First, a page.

Many facilities that care for the elderly are not taking visitors anymore, here’s what you can do to keep a smile on their faces
KAGS TV’s Sunny Tsai reports: “If they’re not set up with video calling, don’t worry about it,” said founder of dailycaring.com, Connie Chow. “Most people I think do have a telephone available to them and are available to use the telephone. It’s a great way to stay connected. Another thing I would suggest is set up a regular schedule for keeping in touch so that gives them another measure for security, when somebody knows, oh at 10 o clock every day, this person is going to call me. And that gives them comfort. To both sides, so if you can do that, that’s another great way to stay in touch.”
Fox 55 News’ Mallory Beard reports: “Connie Chow, a 20-year caregiver to her own grandmother and founder of Daily Caring, provides helpful tips on how you can manage caring for a sick or elderly parent within your home, even during the COVID-19 pandemic.”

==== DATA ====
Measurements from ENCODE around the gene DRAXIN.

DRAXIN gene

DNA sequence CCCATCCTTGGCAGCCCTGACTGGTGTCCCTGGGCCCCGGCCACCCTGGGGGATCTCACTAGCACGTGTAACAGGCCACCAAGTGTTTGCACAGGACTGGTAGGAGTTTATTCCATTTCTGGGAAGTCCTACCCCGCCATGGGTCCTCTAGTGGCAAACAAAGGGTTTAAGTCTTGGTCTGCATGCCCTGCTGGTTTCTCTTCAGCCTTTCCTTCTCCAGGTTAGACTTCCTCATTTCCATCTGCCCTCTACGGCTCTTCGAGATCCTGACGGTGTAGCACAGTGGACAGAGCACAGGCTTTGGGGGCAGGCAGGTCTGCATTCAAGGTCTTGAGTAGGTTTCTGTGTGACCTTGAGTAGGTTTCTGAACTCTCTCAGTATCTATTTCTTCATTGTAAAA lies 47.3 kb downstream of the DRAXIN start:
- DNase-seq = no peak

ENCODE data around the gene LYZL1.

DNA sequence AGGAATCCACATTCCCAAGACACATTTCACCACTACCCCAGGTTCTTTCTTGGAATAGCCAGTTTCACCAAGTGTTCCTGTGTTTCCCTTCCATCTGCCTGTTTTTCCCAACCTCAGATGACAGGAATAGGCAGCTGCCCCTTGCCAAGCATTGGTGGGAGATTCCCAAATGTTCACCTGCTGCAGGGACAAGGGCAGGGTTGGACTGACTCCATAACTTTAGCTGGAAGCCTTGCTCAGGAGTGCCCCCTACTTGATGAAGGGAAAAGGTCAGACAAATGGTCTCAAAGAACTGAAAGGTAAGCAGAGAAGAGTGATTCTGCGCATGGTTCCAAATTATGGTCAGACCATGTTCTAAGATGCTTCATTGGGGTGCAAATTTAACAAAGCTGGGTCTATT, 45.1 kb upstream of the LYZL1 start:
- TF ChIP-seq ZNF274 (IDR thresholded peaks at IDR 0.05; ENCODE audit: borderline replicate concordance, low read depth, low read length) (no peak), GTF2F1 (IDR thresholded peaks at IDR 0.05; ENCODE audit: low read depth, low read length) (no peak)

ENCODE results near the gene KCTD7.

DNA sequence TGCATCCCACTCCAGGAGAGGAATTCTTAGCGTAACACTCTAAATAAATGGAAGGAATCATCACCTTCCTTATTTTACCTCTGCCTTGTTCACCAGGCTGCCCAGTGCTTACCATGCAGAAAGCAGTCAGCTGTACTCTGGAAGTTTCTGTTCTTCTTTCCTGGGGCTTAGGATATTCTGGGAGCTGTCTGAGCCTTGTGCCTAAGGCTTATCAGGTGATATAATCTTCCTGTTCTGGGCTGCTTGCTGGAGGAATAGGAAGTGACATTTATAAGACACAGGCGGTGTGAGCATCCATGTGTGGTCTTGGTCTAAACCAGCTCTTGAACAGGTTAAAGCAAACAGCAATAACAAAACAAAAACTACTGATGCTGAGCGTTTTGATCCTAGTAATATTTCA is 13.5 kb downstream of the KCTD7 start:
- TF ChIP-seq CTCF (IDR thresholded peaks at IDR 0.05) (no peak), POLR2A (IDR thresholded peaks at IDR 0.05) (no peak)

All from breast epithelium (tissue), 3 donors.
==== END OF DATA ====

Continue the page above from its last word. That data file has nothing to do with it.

Robin Seaton Jefferson writes: “DailyCaring—an Internet-based resource for adult family caregivers—explains what medications for Alzheimer’s can and can’t do, scams to watch out for, and which drugs are used in which stages of the disease.”
Bob Larson reports: “At least 87% of seniors take one medication, and many take more than that. So dailycaring.com is sharing ways you can make sure you’re safely managing your medications.”
Caring for baby dolls lessens anxiety in nursing home residents
John Fitzhugh of WLOX reports: “If you’re interested in introducing doll therapy to your senior, here are a few tips from DailyCaring.com. Their experts say it’s best to casually introduce the doll to your senior and let them decide if they like it or not. Don’t act like the doll is a doll, refer to it as a baby and treat it like a real child. Get a lifelike doll, but one that doesn’t cry, which could be upsetting. And most importantly, if they have no interest in the doll, don’t make an issue out of it. They could change their minds in the future.